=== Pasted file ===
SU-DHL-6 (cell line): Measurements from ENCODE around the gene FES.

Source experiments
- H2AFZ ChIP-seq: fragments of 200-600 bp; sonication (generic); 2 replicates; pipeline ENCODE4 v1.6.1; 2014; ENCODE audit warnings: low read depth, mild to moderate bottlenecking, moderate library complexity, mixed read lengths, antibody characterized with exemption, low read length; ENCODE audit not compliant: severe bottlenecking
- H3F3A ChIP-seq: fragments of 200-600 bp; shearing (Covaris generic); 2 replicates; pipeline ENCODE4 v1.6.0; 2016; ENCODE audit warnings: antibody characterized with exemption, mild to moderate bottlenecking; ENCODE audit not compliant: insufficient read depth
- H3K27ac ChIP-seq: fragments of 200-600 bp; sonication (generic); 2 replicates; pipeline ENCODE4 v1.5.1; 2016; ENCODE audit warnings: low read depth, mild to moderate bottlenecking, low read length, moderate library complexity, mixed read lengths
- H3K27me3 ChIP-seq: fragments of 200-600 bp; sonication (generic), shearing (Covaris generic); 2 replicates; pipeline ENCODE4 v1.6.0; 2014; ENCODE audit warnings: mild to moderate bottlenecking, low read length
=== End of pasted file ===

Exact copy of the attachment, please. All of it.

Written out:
SU-DHL-6 (cell line): Measurements from ENCODE around the gene FES.

Source experiments
- H2AFZ ChIP-seq: fragments of 200-600 bp; sonication (generic); 2 replicates; pipeline ENCODE4 v1.6.1; 2014; ENCODE audit warnings: low read depth, mild to moderate bottlenecking, moderate library complexity, mixed read lengths, antibody characterized with exemption, low read length; ENCODE audit not compliant: severe bottlenecking
- H3F3A ChIP-seq: fragments of 200-600 bp; shearing (Covaris generic); 2 replicates; pipeline ENCODE4 v1.6.0; 2016; ENCODE audit warnings: antibody characterized with exemption, mild to moderate bottlenecking; ENCODE audit not compliant: insufficient read depth
- H3K27ac ChIP-seq: fragments of 200-600 bp; sonication (generic); 2 replicates; pipeline ENCODE4 v1.5.1; 2016; ENCODE audit warnings: low read depth, mild to moderate bottlenecking, low read length, moderate library complexity, mixed read lengths
- H3K27me3 ChIP-seq: fragments of 200-600 bp; sonication (generic), shearing (Covaris generic); 2 replicates; pipeline ENCODE4 v1.6.0; 2014; ENCODE audit warnings: mild to moderate bottlenecking, low read length